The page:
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2 KforsytheNo Gravatar October 16, 2011 at 9:32 pm

Can someone reconcile the answer in the first question above and the comment from mdavis68?? If 804.02 says that “a terminal discplaimer is not effective in overcoming a statutory double patenting rejection” how can “b” be the correct answer in the sample question above (the first one). That’s the answer I picked too.

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3 KforsytheNo Gravatar October 16, 2011 at 9:37 pm

ahhhhh I see. The difference in the two questions is whether it is a STATUTORY or NONSTATUTORY double patenting situation. Statutory caNOTn be overcome by a terminal disclaimer, whereas nonstatutory can be. Statutory double patenting can be overcome via the coenstive scope option.

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4 maggieNo Gravatar October 16, 2011 at 9:55 pm

To overcome Double Patenting Rejections Two applications having either OR one Common Inventor OR same owner
Two types
(1) Same-Invention Type/Statutory: Not curable, amend claims so not coextensive in scope or Canceling the claims from one of the applications
(2) Obvious-type/Statutory: Filing a terminal disclaimer so that patents expire on the same date ,
Note: Can NOT use a131 affidative to overcome double patenting rejection.

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5 KFNo Gravatar November 2, 2011 at 10:30 am

hmmm..ok so the difference is not the statutory vs. nonstatutory?? What is the difference between these two types? Maggie-I don’t really understand your response. So you can use a terminal disclaimer to overcome a statutory type double patenting situation if it is an obvious type?? What is an obvious type?? A situation where there is the same owner or inventor?? Do you have an MPEP reference? Thanks!

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6 obliviousnessNo Gravatar December 21, 2011 at 12:46 am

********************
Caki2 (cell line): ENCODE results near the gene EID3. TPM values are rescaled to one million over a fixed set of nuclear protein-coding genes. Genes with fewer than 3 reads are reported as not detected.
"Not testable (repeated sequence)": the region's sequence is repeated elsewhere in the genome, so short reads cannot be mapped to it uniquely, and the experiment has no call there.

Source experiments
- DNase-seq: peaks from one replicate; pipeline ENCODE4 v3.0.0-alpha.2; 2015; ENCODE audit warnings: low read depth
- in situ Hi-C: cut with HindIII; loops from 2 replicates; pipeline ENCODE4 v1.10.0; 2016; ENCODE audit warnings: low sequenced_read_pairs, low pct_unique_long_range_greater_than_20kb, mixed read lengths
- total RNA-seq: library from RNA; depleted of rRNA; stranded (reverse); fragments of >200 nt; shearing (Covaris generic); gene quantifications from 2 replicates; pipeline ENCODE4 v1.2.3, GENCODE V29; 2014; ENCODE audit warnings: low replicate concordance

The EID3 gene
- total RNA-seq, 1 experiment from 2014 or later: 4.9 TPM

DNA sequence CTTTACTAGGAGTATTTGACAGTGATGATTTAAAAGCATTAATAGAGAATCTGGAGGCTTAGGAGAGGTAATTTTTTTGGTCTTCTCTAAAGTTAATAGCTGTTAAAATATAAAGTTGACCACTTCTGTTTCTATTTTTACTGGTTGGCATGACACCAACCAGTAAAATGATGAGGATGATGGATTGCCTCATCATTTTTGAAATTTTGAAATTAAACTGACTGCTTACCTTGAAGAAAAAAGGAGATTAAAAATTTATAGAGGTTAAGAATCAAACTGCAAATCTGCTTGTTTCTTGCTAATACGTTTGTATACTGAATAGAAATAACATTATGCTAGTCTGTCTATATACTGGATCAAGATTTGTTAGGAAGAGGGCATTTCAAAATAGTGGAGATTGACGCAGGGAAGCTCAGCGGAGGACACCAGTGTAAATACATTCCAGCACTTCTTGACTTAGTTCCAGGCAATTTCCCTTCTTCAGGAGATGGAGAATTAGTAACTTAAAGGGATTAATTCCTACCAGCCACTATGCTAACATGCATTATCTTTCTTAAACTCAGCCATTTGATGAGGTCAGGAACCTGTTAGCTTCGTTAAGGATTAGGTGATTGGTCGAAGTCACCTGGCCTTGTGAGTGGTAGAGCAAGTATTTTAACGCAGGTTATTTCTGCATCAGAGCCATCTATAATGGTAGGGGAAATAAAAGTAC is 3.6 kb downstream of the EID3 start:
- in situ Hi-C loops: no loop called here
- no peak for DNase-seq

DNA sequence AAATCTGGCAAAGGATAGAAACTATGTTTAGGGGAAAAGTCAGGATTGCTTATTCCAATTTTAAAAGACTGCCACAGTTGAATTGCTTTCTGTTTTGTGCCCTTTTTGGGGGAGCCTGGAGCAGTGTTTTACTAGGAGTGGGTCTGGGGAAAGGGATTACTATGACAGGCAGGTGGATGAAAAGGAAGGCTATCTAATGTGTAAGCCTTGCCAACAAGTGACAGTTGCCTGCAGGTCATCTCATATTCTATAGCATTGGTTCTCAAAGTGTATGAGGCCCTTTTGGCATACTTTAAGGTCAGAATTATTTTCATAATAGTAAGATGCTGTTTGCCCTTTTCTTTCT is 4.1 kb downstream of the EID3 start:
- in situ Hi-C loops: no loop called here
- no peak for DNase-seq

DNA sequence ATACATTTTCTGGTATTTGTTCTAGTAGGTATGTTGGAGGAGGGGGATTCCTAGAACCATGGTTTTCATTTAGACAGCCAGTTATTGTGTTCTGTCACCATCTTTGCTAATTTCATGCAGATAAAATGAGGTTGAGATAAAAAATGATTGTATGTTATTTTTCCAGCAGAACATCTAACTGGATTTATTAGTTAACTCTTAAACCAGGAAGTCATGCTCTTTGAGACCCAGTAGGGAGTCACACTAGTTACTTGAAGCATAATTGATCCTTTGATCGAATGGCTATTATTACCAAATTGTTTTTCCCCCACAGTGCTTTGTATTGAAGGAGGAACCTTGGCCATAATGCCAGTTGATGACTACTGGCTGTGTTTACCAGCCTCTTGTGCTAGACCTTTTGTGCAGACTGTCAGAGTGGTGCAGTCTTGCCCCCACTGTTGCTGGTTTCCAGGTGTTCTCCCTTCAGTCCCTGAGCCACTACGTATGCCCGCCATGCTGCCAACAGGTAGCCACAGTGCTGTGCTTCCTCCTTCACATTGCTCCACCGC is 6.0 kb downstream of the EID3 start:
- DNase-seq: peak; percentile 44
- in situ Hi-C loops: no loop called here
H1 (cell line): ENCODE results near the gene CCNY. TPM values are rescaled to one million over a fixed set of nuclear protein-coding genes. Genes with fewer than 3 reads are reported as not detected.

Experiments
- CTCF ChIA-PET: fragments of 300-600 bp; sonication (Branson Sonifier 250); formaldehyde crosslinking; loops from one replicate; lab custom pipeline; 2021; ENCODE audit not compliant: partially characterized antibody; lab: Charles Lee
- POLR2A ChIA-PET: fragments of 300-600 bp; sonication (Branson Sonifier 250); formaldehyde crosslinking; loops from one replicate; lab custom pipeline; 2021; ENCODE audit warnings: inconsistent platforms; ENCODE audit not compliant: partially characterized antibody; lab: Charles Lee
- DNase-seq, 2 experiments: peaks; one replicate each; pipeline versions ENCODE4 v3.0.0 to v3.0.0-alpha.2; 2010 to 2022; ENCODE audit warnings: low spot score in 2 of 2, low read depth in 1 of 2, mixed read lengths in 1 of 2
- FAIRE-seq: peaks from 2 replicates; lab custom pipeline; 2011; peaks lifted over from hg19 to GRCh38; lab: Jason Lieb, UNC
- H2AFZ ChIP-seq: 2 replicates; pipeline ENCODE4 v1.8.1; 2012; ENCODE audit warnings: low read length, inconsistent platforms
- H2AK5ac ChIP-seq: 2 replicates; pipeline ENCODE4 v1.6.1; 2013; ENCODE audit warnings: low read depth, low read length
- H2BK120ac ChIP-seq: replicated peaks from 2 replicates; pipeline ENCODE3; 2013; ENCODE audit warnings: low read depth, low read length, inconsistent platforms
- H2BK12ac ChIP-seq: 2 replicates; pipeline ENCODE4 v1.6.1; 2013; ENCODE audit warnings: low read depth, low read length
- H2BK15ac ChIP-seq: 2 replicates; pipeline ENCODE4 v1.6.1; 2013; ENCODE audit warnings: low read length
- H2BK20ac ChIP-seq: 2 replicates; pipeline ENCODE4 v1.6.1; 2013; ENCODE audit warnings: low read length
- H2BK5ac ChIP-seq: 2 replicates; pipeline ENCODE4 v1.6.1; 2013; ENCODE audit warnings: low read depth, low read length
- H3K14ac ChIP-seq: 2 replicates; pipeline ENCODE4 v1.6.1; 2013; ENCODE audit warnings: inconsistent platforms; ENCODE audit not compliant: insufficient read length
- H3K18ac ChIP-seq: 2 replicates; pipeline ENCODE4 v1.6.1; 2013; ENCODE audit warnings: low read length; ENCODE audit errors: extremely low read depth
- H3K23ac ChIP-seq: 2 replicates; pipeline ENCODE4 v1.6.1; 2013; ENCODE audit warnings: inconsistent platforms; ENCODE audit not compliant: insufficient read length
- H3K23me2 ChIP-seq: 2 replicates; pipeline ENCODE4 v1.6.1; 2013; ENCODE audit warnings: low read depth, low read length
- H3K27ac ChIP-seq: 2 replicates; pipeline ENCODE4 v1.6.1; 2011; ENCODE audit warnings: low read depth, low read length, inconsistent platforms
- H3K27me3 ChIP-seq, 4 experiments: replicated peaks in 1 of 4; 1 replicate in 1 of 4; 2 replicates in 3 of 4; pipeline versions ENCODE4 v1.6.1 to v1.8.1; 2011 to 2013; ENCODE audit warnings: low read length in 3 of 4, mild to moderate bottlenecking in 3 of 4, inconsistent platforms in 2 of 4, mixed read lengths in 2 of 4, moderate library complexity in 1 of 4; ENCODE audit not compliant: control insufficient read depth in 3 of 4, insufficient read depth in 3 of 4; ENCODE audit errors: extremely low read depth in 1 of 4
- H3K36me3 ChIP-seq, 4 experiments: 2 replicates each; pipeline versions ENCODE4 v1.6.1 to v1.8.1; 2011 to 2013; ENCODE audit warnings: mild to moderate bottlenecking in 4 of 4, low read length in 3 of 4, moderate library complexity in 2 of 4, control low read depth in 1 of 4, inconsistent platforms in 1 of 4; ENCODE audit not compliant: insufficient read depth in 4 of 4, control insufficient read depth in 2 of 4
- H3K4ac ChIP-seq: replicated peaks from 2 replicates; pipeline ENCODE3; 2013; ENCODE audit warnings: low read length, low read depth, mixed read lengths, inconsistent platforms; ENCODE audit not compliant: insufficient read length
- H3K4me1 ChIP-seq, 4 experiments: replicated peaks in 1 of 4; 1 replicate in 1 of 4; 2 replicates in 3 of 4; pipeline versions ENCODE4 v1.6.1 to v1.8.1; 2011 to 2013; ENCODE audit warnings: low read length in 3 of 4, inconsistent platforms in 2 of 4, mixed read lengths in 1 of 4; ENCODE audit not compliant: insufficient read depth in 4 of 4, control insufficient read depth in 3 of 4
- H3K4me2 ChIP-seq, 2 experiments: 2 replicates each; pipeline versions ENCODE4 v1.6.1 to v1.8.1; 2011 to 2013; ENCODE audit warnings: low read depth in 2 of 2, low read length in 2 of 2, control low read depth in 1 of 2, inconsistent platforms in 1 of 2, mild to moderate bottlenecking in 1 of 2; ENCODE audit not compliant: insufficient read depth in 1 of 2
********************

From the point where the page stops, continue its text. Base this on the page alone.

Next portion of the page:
maggie’s response should have read (2) obvious/NON-Statutory…

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7 GDBNo Gravatar April 15, 2012 at 4:42 pm

Non-statutory type double patenting = a rejection is made due to obviousness i.e. under 103 (so you would have a 103 rejection based on a piece of 102 prior art).

Statutory type double patenting = a rejection based on 102 prior art only.

You can’t swear behind either a statutory or a non-statutory double patenting rejection.

You CAN use a terminal disclaimer to overcome non-statutory double patenting but not statutory double patenting.

The rationale for this (in my opinion) is because you can’t have 2 patents claiming the same invention as in the case of statutory double patenting. But with non-statutory double patenting, the same invention isn’t claimed. The invention in the second application is an obvious variant of the invention in the first application so they let you keep both applications concurrently. But at the same time, it wouldn’t be fair to third parties to give you a longer patent term than the original application was entitled to because the invention in the second application is after all, obvious over the invention in the first application.